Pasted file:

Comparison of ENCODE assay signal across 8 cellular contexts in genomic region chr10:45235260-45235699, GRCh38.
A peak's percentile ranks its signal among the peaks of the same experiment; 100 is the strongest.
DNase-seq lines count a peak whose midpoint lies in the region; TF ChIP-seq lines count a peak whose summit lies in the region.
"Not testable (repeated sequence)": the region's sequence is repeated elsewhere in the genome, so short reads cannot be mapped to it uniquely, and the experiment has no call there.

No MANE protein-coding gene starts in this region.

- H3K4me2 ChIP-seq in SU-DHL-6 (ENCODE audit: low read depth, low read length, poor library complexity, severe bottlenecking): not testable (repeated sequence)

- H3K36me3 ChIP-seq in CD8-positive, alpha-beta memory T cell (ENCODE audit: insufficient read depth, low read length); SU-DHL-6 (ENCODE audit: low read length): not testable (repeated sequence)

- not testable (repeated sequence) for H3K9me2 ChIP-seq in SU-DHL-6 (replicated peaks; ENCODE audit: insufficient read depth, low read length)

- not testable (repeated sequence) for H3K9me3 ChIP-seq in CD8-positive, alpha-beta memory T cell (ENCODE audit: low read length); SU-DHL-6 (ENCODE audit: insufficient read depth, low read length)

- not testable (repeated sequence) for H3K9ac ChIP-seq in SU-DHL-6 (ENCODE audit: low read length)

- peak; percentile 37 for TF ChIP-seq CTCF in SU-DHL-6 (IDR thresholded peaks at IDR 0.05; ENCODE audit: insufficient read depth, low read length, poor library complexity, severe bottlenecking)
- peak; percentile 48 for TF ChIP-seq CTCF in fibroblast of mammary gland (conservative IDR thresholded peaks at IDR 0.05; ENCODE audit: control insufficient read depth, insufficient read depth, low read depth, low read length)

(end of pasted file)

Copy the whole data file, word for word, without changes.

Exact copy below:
Comparison of ENCODE assay signal across 8 cellular contexts in genomic region chr10:45235260-45235699, GRCh38.
A peak's percentile ranks its signal among the peaks of the same experiment; 100 is the strongest.
DNase-seq lines count a peak whose midpoint lies in the region; TF ChIP-seq lines count a peak whose summit lies in the region.
"Not testable (repeated sequence)": the region's sequence is repeated elsewhere in the genome, so short reads cannot be mapped to it uniquely, and the experiment has no call there.

No MANE protein-coding gene starts in this region.

- H3K4me2 ChIP-seq in SU-DHL-6 (ENCODE audit: low read depth, low read length, poor library complexity, severe bottlenecking): not testable (repeated sequence)

- H3K36me3 ChIP-seq in CD8-positive, alpha-beta memory T cell (ENCODE audit: insufficient read depth, low read length); SU-DHL-6 (ENCODE audit: low read length): not testable (repeated sequence)

- not testable (repeated sequence) for H3K9me2 ChIP-seq in SU-DHL-6 (replicated peaks; ENCODE audit: insufficient read depth, low read length)

- not testable (repeated sequence) for H3K9me3 ChIP-seq in CD8-positive, alpha-beta memory T cell (ENCODE audit: low read length); SU-DHL-6 (ENCODE audit: insufficient read depth, low read length)

- not testable (repeated sequence) for H3K9ac ChIP-seq in SU-DHL-6 (ENCODE audit: low read length)

- peak; percentile 37 for TF ChIP-seq CTCF in SU-DHL-6 (IDR thresholded peaks at IDR 0.05; ENCODE audit: insufficient read depth, low read length, poor library complexity, severe bottlenecking)
- peak; percentile 48 for TF ChIP-seq CTCF in fibroblast of mammary gland (conservative IDR thresholded peaks at IDR 0.05; ENCODE audit: control insufficient read depth, insufficient read depth, low read depth, low read length)